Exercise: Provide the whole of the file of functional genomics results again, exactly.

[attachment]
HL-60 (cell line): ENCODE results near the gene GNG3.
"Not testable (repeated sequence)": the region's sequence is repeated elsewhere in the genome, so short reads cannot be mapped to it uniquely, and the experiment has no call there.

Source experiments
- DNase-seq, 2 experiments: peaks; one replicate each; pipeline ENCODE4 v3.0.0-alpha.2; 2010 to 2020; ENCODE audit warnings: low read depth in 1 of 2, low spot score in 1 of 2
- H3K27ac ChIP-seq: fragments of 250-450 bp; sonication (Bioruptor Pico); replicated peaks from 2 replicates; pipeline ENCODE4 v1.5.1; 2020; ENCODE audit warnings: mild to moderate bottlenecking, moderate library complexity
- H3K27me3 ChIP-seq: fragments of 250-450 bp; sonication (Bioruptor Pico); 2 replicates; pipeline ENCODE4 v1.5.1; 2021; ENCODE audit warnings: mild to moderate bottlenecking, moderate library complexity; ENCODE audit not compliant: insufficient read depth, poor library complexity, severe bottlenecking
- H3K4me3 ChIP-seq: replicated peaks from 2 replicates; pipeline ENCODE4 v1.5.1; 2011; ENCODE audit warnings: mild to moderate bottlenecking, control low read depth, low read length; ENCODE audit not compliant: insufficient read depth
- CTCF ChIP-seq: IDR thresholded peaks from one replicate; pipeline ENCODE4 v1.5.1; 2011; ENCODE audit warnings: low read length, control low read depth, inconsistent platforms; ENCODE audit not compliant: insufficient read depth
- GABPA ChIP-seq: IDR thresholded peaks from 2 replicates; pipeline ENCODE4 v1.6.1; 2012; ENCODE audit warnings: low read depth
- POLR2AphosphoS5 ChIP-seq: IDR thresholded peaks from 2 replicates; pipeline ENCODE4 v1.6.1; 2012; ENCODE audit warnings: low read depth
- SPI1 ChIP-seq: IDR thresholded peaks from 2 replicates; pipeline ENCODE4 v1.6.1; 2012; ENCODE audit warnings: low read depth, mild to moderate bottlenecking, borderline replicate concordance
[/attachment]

HL-60 (cell line): ENCODE results near the gene GNG3.
"Not testable (repeated sequence)": the region's sequence is repeated elsewhere in the genome, so short reads cannot be mapped to it uniquely, and the experiment has no call there.

Source experiments
- DNase-seq, 2 experiments: peaks; one replicate each; pipeline ENCODE4 v3.0.0-alpha.2; 2010 to 2020; ENCODE audit warnings: low read depth in 1 of 2, low spot score in 1 of 2
- H3K27ac ChIP-seq: fragments of 250-450 bp; sonication (Bioruptor Pico); replicated peaks from 2 replicates; pipeline ENCODE4 v1.5.1; 2020; ENCODE audit warnings: mild to moderate bottlenecking, moderate library complexity
- H3K27me3 ChIP-seq: fragments of 250-450 bp; sonication (Bioruptor Pico); 2 replicates; pipeline ENCODE4 v1.5.1; 2021; ENCODE audit warnings: mild to moderate bottlenecking, moderate library complexity; ENCODE audit not compliant: insufficient read depth, poor library complexity, severe bottlenecking
- H3K4me3 ChIP-seq: replicated peaks from 2 replicates; pipeline ENCODE4 v1.5.1; 2011; ENCODE audit warnings: mild to moderate bottlenecking, control low read depth, low read length; ENCODE audit not compliant: insufficient read depth
- CTCF ChIP-seq: IDR thresholded peaks from one replicate; pipeline ENCODE4 v1.5.1; 2011; ENCODE audit warnings: low read length, control low read depth, inconsistent platforms; ENCODE audit not compliant: insufficient read depth
- GABPA ChIP-seq: IDR thresholded peaks from 2 replicates; pipeline ENCODE4 v1.6.1; 2012; ENCODE audit warnings: low read depth
- POLR2AphosphoS5 ChIP-seq: IDR thresholded peaks from 2 replicates; pipeline ENCODE4 v1.6.1; 2012; ENCODE audit warnings: low read depth
- SPI1 ChIP-seq: IDR thresholded peaks from 2 replicates; pipeline ENCODE4 v1.6.1; 2012; ENCODE audit warnings: low read depth, mild to moderate bottlenecking, borderline replicate concordance